Directors are like fingerprints; no two are completely alike. Whenever a filmmaker takes the reins on a superhero film, you can almost always guarantee that they will leave their own unique mark on that universe. In fact, from Christopher Nolan to James Gunn, some directors seem tailor-made to work with certain superheroes. That being said, time and time again we have seen franchises run into trouble whenever they swap directors midstream. For all of the filmmakers who have improved franchises by signing on to sequels (the Russos Brothers come to mind) there are plenty of others who have driven other series into the ground.
With that in mind, Deadpool 2's director, Tim Miller, recently dropped out of the highly anticipated project, and 20th Century Fox has started to look for his replacement. This has us incredibly worried. We've compiled a list of replacement directors who botched their shots at superhero franchises. Take a look at our entries and let us know what you think. Now let's get the ball rolling with one of the most famous fumbles in superhero movie history...
Batman Forever/Batman & Robin - Joel Schumacher
It's hard to argue against the importance of Tim Burton's Batman movies. Even if certain elements seem dated, the fact remains that the legendary filmmaker completely captured the gothic spirit of The Caped Crusader's city, mission, and overall aesthetic. However, that went down the drain when the franchise brought Joel Schumacher on board. Instead of dark, rich storytelling, Schumacher went full camp and embraced an interpretation of the Batman mythos that felt more interested in selling toys and marketing to kids than getting the universe right. Deadpool will unquestionably be a more popular character by the time Deadpool 2 hits theaters, but the upcoming sequel cannot forget the tone, spirit and overall style that made the first film so beloved. Play to the fans, not the masses.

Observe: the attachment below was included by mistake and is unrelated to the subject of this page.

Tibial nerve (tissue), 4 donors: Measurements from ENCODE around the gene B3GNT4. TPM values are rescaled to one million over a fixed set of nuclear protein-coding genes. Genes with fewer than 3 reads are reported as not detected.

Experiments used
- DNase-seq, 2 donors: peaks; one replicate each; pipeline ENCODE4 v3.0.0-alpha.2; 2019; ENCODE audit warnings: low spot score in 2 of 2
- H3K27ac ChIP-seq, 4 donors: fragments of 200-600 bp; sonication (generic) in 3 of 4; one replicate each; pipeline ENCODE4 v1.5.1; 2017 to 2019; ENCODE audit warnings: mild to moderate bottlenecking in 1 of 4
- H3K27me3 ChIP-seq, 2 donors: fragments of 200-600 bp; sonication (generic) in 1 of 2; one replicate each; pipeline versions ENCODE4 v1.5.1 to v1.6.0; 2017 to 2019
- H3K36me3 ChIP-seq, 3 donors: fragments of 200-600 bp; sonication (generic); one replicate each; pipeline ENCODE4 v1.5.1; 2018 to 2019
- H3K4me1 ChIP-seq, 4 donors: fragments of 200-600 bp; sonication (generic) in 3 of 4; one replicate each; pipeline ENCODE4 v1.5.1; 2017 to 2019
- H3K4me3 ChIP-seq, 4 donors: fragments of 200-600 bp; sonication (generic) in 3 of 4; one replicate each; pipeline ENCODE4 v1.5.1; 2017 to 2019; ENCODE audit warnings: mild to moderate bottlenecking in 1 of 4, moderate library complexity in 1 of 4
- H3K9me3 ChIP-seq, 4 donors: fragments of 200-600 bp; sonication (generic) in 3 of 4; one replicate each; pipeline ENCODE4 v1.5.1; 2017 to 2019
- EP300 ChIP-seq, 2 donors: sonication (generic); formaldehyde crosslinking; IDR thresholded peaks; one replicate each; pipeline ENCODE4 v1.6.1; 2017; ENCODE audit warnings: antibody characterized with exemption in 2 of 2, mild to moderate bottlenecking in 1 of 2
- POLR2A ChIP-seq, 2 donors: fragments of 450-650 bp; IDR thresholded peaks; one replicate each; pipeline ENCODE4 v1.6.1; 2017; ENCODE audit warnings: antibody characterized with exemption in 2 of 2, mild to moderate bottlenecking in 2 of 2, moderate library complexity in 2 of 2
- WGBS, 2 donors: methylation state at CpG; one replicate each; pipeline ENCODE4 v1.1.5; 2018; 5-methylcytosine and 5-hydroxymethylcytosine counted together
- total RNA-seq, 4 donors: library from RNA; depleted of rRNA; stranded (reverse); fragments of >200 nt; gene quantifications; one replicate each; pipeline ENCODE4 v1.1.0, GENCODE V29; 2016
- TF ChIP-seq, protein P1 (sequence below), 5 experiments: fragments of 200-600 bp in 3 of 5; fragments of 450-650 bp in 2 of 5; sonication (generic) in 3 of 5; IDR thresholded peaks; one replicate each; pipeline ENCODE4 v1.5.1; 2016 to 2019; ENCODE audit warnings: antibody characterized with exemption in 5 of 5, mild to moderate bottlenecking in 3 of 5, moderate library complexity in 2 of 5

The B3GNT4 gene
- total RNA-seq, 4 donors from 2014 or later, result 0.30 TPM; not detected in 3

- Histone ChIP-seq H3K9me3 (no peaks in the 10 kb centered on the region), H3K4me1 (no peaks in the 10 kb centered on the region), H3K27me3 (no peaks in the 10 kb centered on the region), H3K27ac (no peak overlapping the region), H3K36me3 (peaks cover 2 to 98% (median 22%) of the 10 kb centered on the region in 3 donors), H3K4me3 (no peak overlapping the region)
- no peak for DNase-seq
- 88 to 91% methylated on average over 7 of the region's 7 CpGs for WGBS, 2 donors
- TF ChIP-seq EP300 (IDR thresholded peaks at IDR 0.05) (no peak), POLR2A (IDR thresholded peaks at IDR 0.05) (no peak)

X-Men: The Last Stand - Brett Ratner